Alvin N. Alvarez
“I’m forced to be an optimist.”
In a time literally and metaphorically on fire – whether it’s the literal fires burning around the world as Mother Earth cries out in pain, the flames of White supremacy burning ever hotter, or the COVID inferno decimating nations and lives (Black and Brown foremost among them) – the inequities and disparities in the world have been laid bare. Again.
Yet, despite this, I am – as Baldwin wrote – forced to be an optimist. Perhaps that’s because I’m a psychologist? After all, if we cede our belief in the hope for change, then honestly what’s the point of therapy? To be fair, it’s a grudging and weary optimism but it’s optimism nonetheless. And after six months of this, I’ll hold on to what I can get. Early this summer, as I left my home for the very first time during quarantine to march in a protest for racial justice, the first sign of optimism was that this was being led by high school students. High school students – 15, 17, 18 years old – who understood and lived Paulo Freire better than many of my grad students. And then I noticed that a sizable portion of the marchers were White folks – from seniors to toddlers and all ages in between! Now, one could argue that this was a Northern California thing but even a cursory scan of the media has shown that these protests were happening across the US as well as the world. Well, one could further argue that some of this – maybe even most of it – is performative. And while time will tell what we do with this moment, there is no questioning the fact that what we have before us is truly…a moment. And therefore an opportunity. John Berger once wrote that demonstrations are “rehearsals for revolution”. So, the James Baldwin in me, wonders and hopes what this moment will bring and if this is truly a prelude for revolution.
Grace Lee Boggs, the scholar activist, stated that, “Just being angry, just being resentful, just being outraged, does not constitute revolution. So many institutions of our society need reinventing. The time has come for a new dream. That’s what being a revolutionary is.” And a new dream is precisely what is needed. Because by and large, the “American Dream” has been a nightmare for so many communities of color and other marginalized groups. What has been democracy for some has been nothing short of fascism to others. It’s not so much that the systems and institutions are broken as it is the fact that racist and sexist systems are operating exactly as they were designed to work, as the filmmaker Ava DuVernay reminds us. So, one really can’t “fix” a racist system that is working exactly the way it’s supposed to. We need reinventing. We need a new dream.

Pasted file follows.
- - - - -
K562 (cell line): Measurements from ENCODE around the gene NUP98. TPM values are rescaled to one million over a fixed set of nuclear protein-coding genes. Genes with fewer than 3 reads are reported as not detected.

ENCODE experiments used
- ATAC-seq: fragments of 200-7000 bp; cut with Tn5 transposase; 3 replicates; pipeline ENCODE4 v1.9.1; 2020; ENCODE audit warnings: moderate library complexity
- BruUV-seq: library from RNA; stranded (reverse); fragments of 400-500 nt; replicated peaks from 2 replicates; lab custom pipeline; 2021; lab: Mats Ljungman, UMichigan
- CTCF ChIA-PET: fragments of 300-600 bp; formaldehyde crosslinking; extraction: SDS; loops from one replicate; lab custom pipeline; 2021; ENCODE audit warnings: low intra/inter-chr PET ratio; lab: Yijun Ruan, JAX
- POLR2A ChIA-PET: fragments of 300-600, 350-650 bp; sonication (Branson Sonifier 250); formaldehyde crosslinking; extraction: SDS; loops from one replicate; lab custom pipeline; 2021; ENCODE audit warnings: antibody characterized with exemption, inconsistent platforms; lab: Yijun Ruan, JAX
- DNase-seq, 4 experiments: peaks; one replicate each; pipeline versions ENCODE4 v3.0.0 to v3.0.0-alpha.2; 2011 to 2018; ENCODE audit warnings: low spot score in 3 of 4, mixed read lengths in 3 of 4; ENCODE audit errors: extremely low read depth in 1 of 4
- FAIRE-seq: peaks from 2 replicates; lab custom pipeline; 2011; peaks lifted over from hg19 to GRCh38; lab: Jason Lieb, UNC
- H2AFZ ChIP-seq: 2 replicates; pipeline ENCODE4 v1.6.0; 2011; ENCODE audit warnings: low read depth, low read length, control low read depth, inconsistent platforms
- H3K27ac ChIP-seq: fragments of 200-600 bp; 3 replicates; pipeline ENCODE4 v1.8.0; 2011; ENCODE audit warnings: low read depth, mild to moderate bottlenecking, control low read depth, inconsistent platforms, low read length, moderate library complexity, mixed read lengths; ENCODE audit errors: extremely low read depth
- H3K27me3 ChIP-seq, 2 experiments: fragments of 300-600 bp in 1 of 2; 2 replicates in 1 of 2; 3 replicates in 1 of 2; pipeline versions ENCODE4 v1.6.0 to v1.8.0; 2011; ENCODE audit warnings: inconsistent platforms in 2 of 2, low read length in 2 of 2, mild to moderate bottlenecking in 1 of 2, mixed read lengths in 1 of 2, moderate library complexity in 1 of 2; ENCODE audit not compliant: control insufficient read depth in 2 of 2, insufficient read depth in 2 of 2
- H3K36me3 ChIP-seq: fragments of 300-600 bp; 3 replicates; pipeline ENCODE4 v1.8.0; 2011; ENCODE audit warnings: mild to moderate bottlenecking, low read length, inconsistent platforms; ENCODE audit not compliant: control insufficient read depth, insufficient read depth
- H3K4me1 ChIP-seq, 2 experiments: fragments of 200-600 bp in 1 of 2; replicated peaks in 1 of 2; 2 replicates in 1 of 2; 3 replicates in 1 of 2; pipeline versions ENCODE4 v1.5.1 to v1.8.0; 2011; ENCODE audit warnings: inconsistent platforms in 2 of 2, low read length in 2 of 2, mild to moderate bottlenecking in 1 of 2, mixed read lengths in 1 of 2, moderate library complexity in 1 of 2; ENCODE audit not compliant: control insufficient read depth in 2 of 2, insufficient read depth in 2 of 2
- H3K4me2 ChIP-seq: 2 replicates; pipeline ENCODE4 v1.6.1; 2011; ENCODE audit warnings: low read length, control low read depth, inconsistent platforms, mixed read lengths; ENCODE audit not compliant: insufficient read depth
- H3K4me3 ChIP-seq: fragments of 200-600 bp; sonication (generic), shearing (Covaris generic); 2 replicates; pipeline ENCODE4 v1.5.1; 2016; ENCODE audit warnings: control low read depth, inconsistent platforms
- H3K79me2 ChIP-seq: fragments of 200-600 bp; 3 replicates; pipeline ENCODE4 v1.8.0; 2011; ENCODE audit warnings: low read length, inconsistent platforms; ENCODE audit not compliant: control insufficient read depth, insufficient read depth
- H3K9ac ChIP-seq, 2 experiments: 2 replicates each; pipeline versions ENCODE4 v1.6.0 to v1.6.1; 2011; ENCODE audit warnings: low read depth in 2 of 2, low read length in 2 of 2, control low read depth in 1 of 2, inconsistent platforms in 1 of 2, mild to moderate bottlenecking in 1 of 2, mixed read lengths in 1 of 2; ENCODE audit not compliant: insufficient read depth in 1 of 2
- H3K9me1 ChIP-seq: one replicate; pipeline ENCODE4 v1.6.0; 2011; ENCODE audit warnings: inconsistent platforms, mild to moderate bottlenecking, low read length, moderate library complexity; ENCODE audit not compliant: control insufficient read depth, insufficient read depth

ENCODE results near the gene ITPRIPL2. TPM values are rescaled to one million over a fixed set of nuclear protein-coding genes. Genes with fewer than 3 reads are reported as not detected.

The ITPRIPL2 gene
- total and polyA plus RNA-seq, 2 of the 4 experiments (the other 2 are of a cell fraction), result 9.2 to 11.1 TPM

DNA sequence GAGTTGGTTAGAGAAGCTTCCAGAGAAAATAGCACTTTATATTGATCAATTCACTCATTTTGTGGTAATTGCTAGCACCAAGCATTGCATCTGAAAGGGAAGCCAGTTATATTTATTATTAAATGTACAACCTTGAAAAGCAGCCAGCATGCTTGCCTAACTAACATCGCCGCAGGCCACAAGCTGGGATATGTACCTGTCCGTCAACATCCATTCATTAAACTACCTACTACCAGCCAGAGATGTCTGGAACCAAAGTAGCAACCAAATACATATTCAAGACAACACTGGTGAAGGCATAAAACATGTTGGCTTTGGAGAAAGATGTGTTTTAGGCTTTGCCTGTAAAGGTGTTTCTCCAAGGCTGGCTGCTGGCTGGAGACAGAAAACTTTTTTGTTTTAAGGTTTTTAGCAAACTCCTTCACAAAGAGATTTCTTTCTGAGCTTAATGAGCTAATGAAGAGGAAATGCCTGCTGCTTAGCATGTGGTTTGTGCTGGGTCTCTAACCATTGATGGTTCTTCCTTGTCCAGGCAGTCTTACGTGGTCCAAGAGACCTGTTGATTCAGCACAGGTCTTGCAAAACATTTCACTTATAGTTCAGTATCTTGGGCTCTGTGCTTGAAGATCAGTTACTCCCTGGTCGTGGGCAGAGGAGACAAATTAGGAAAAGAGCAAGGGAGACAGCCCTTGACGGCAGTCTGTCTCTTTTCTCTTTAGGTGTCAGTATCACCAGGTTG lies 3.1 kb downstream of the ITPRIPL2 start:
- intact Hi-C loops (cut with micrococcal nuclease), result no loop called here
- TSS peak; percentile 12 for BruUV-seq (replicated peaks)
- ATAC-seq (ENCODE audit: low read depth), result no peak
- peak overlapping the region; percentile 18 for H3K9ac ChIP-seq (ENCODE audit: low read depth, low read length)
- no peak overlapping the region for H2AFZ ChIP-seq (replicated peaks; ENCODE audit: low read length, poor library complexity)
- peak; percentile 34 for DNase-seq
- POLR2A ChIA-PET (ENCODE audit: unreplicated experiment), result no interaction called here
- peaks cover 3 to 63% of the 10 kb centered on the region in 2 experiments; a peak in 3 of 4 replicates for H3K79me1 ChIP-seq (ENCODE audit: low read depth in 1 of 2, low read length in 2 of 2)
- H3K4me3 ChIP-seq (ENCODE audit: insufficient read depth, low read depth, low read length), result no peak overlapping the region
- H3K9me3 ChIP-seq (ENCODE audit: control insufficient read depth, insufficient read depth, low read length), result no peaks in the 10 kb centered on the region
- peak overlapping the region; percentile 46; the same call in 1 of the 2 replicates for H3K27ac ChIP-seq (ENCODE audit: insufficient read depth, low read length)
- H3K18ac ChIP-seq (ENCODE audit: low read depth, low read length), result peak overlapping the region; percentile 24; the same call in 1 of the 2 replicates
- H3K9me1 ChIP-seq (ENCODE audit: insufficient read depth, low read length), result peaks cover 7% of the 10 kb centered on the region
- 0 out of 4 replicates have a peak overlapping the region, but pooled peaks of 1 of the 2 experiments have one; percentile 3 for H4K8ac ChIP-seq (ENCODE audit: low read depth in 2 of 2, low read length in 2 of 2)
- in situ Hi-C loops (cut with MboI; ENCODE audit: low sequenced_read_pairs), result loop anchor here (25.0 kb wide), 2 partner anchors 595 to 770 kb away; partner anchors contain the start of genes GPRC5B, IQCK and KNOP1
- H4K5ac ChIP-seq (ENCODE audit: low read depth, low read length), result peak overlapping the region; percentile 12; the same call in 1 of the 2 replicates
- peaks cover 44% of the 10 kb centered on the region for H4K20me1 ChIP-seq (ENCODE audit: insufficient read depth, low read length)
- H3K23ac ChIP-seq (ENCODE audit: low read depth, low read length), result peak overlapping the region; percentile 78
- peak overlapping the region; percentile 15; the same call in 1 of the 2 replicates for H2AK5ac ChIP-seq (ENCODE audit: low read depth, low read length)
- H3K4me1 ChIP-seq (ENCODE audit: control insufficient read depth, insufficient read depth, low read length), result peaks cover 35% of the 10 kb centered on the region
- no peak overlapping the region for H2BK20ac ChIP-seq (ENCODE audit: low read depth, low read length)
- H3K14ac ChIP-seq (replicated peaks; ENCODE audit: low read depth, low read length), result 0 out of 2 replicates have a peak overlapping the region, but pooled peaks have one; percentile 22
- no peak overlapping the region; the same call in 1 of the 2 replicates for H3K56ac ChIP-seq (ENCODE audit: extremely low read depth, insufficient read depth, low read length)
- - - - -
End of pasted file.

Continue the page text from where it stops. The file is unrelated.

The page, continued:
And of the groups within psychology that dare to dream, I have to rest my hope on groups such as Division 45 and the other ethnic minority psychological associations – AAPA, ABPsi, AMENA-Psy, NLPA, and SIP. As I have said numerous times, we have the privilege of our credentials, the opportunities to inspire change in our students and our clients, the research skills to give an empirical voice to the needs of our communities, and the writing and presentation skills to speak the truths that our ancestors could not. So, who better to dream? Of the things I have done within the Division in my last six years on the Executive Committee, nothing has given me more pride and joy than the creation of the Division 45 HOPE Fund in support of students facing the COVID crisis. Designed to provide a small measure of economic relief – whether it’s to pay rent, buy books, or get gas – the HOPE Fund has given micro-grants with no expectation of repayment, that have resulted in an outpouring of appreciation from our student community. Not only was this an organization giving out funds to its members, it was a Division living up to its values. And now more than ever, we need to live up to our values. To close the gap between our aspirations and our realities. And most of all, we need HOPE.
So, my deepest thanks for the gift of serving the Division and doing so with such a powerful group of dreamers and optimists!
Focus Fall 2020
- Editor’s Column
- Graduate Student Representative’s Column
- Healing the Wounds of Racial Trauma
- Introducing Division 45 Fellows
- Past President’s Column
- President’s Column
- Radical Healing during COVID-19 and Racism Crises
- Report of Chair of the Council of Past Presidents
- Report of Division 45 Antiracism Committee